Image credit: Det-Tronics | Fotronic Corp. | MSA
Gas instruments detect, monitor or analyze gases present in an environment. Detectors sense situations outside normal operating parameters and are set to alarm when these conditions are violated. Monitors are also set up to alarm, but their role is to determine which gases are in the stream being measured, and in what quantity they are present. Analyzers provide a breakdown of what is found, log the information, and can download it to a computer where further analysis and record keeping can be performed. Gas instruments and air instruments can sense sometimes just one gas or else can sense multiple types of gases with one instrument.
When analyzing gases there are seven basic types of measurements that can be made. Percent LEL or lower explosive limit or lower flammable limit (LFL) of a combustible gas is defined as the smallest amount of the gas that will support a self-propagating flame when mixed with air (or oxygen) and ignited. In gas-detection systems, the amount of gas present is specified in terms of % LEL: 0% LEL being a combustible gas-free atmosphere and 100% LEL being an atmosphere in which the gas is at its lower flammable limit. The relationship between % LEL and % by volume differs from gas to gas. Another measurement is percent volume, which measures the amount of a specific gas within a sample. Trace measurement is usually given in units of ppm or ppb. Leakage and consumption rates can also be measured, as can gas density and signature or spectra, which is the spectral signature of the gases present.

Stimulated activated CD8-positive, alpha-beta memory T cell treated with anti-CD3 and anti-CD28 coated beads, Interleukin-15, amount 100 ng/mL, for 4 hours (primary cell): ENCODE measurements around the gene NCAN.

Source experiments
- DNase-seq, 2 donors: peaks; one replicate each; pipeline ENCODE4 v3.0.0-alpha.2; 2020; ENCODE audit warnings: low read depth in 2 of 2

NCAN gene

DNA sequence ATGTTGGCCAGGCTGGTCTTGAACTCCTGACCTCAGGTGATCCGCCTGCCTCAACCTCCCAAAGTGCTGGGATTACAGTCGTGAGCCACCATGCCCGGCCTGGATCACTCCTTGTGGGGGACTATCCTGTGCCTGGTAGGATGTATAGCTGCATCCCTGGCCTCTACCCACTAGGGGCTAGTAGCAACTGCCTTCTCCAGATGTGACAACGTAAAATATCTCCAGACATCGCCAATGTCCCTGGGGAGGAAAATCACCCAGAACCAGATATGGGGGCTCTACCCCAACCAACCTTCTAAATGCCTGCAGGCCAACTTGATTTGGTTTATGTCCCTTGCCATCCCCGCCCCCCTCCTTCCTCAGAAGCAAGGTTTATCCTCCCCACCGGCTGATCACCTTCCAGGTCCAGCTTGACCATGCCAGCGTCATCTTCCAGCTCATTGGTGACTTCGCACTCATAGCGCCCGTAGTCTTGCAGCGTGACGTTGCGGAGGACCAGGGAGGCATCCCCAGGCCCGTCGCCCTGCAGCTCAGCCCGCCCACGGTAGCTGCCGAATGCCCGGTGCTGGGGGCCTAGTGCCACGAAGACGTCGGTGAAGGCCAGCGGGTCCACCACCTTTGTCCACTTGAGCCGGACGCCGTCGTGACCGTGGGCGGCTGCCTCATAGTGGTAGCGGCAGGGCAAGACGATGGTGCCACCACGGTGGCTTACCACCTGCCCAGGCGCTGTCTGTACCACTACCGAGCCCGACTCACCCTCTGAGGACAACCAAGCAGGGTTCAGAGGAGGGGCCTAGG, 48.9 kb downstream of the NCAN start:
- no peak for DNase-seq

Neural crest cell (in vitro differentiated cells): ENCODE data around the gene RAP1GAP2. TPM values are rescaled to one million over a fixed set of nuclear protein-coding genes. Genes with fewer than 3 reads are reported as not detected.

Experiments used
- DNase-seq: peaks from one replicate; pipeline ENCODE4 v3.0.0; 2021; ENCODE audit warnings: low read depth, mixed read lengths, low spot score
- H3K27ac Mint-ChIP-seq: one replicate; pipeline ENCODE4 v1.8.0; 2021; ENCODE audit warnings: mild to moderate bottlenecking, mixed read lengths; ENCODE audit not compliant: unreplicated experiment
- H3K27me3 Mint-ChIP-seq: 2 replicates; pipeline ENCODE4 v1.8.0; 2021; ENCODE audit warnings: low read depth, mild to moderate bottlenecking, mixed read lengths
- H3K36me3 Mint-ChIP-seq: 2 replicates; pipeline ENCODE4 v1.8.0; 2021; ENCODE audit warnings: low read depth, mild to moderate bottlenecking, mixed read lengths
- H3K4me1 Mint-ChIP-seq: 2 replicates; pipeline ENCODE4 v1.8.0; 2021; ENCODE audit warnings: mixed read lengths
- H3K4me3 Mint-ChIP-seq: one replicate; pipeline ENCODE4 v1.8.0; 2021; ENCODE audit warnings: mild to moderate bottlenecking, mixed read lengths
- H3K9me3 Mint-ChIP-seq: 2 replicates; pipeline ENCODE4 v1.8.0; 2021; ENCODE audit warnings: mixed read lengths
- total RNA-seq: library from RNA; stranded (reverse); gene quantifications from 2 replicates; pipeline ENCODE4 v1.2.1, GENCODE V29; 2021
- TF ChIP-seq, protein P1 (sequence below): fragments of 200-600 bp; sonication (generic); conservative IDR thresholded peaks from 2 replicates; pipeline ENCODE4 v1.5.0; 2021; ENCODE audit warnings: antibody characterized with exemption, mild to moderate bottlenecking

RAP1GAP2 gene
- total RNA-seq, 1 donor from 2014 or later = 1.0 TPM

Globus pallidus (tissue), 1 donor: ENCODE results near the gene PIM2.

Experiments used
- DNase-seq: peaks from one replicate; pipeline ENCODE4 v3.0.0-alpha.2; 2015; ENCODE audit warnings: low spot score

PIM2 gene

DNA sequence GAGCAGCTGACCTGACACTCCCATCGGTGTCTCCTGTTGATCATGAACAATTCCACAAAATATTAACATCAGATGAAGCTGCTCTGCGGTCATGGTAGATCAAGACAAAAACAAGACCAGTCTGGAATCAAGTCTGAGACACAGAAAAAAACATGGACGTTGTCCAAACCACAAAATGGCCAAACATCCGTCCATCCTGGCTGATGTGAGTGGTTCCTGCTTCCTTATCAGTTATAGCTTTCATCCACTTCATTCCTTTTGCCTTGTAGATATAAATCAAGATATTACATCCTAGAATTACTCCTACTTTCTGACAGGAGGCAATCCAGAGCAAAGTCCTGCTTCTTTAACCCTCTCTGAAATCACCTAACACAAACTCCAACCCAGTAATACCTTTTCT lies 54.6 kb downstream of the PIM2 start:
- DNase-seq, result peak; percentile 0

Specifications for gas instruments are first what type of gas the application requires sensing and second how many channels the instrument needs to sense through. This can be for multiple types of gas sensors, redundant sensors for the same gas, or for placing sensors throughout a location to get sampling at many different spots. Other factors to consider are response time, maximum distance from leak that the detector can detect gases, and flow rate through the sensor.
Gas instruments can be detectors, monitors or analyzers. A gas detector will detect situations outside normal operating parameters. It is set up to alarm of this situation and covers gas leak detectors as well. A monitor is set up to alarm and determine which gases are present and in what amounts. An analyzer will analyze what is found, log the information and has the ability to download to a computer for further analysis.
These instruments can typically be handheld, larger portable devices or permanently mounted instruments. They have four primary purposes: personal exposure monitoring, air quality monitoring, confined space monitoring, and process gas monitoring.
General available features for gas instruments can include temperature and humidity measurements, external or internal sampling “sniffer” pump, interchangeable probes, alarm settings, controller functionality, self-calibration, data storage or logging, and usability in hazardous environments.
Gas detectors, monitors, and analyzers may be manufactured, tested, and used based on various standards. Example standards include:
IEC 60079-29 (Performance requirements of detectors for flammable gases)
ISA 92.00.01 (Performance requirements for toxic gas detectors)
UL 1484 (Residential gas detectors)
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